Data quality boosts cargo flows
What does “data quality” mean? How is this relevant to performance within a port community? Christophe Reynaud, Innovation Manager at MGI tells what lies behind the logistics data you use, to help you see what will soon be possible.
One of the strengths of Ci5 and Channel 5 is the way that data is used, which seeks to leverage on the data assets generated by the port community. So how does this work? It’s all based on some key concepts from the world of big data: data volume (the amount of data), variety (the many sources and data types), velocity (how quickly data is generated and updated), veracity (how authentic the data is) and value (whether and how the data can be used).
Good data – yes please!
In developing Ci5 and Channel 5, important questions have been raised about data quality. It very quickly became clear that if Ci5 were to work well, it would require members of the port community to ensure good quality data was input into the system, and Channel 5 could be used to spot any problems in real time. This issue is absolutely key if everyone is to fully benefit from the improvements and innovations provided by Ci5 and Channel 5.
The “good data” checklist
Data quality is built on a variety of criteria. Good data, firstly, is unique, with no duplication. It also needs to be complete and accurate, to ensure it is relevant and valid. Compliance and consistency are other important criteria, requiring adherence to various rules and efforts to ensure there is no conflict between different pieces of information. Last but not least comes the concept of data integrity, involving checking the relationships between key data items . These criteria are managed in a dynamic way as cargo moves through the port, to ensure the data is up-to-date, accessible, relevant , understandable and usable.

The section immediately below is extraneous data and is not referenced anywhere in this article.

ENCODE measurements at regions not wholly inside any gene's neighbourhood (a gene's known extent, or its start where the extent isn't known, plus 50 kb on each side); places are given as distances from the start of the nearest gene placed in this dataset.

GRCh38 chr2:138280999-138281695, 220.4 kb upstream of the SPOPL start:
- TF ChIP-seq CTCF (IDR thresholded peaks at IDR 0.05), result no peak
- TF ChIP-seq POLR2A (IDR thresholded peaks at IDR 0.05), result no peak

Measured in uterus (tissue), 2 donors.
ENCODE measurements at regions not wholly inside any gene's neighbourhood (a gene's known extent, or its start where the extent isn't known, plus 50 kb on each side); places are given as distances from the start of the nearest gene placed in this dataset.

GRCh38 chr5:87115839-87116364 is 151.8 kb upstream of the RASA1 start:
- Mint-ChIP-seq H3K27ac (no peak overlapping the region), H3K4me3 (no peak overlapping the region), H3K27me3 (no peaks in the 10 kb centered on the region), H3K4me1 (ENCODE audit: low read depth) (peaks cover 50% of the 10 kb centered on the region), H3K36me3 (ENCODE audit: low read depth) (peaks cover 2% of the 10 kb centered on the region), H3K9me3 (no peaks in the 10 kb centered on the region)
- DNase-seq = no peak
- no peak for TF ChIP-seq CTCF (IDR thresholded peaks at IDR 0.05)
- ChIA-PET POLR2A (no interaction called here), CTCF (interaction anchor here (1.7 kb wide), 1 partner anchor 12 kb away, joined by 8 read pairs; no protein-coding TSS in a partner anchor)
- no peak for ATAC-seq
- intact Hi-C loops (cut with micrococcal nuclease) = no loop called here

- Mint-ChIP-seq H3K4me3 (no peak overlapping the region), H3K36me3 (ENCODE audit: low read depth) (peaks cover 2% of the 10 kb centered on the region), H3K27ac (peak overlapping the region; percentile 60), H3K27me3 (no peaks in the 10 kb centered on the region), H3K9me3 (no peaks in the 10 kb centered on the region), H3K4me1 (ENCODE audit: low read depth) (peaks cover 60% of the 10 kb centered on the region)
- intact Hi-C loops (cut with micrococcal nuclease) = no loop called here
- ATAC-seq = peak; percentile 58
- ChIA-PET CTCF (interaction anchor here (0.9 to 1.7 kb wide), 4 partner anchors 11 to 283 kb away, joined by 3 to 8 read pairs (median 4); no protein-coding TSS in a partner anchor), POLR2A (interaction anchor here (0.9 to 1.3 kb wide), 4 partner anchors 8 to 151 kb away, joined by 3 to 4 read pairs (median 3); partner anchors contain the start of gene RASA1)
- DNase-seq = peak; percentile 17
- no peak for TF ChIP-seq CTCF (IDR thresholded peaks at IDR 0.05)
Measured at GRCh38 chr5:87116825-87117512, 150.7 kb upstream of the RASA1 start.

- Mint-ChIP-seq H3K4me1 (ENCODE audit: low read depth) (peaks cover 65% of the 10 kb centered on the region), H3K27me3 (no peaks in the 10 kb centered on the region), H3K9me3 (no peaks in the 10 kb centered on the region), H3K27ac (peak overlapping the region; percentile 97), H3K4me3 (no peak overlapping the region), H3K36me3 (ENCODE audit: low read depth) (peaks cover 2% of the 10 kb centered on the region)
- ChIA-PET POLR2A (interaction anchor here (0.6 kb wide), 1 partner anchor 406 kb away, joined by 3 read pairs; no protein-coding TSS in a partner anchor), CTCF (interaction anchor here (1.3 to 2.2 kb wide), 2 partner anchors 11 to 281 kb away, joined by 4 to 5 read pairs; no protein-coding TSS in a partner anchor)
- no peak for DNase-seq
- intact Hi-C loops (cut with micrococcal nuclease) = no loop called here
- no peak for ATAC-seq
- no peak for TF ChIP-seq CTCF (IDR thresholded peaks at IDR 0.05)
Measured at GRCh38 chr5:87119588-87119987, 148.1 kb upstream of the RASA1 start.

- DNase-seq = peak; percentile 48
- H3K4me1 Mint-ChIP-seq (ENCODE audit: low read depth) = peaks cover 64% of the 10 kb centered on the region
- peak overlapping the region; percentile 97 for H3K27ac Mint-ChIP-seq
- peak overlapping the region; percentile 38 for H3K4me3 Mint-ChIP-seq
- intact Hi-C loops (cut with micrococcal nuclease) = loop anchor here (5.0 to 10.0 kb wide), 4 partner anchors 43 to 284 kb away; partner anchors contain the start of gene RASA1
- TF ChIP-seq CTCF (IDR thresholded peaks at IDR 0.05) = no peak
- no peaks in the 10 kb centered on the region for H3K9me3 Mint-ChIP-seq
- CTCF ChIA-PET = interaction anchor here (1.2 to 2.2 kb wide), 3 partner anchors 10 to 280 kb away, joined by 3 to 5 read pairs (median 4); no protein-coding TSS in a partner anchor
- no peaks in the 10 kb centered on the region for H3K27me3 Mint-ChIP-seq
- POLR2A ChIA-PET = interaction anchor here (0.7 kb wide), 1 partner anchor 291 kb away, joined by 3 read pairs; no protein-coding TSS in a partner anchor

No garbage, please!
Anyone who designs information systems knows how frustrating incorrect data can be. IT people use the catchphrase “Garbage In, Garbage Out”! Any wrong or incorrectly coded data can disrupt the streamlined Ci5 process, making it difficult to gain time by anticipation in the port process. An incorrect container number, for instance, may mean extra work for someone. It might not be detected by the tracking function (event notifications, cargo statut), and another partner in the supply chain will not be able to manage their automated processing ahead of time. Channel 5 will detect these risks as early as possible and alert users accordingly.
If there are any interruptions to the in-port logistics processes, similar problems occur, requiring additional work, incurring extra costs and affecting the overall reliability of the system. If a booking is created but the freight forwarder has not been properly identified, the forwarder will have to manage an extra operation, which might lead to errors in the export process.
A third key point is about the way data is used, particularly for statistics. When there is a wide variety of data formats, some using proper standards and some not, it is complex and costly to extract statistics and the resulting conclusions may not be reliable. If the harmonised system for cargo announcements is not widely used, this has a knock-on effect for the production of reliable statistics, which could be used to assess logistics flows and for quality decision-making.
Harmonisation to ensure data quality
The Ci5 system has therefore been designed and developed from the ground up to ensure optimum data quality at all times as cargo moves through the port. The new system will enhance operational performance and support decision-making by providing relevant and accessible data. By rolling out the use of standardised data formats and references (e.g. for dangerous goods types, cargo packaging types, etc.) and harmonised processes, data sets with baseline quality standards can be handled, optimising the advantages offered by Ci5 and Channel 5 and improving individual and collective performance by all system users.
By Christophe Reynaud, Innovation Manager at MGI.
This post was written by Sandie Hili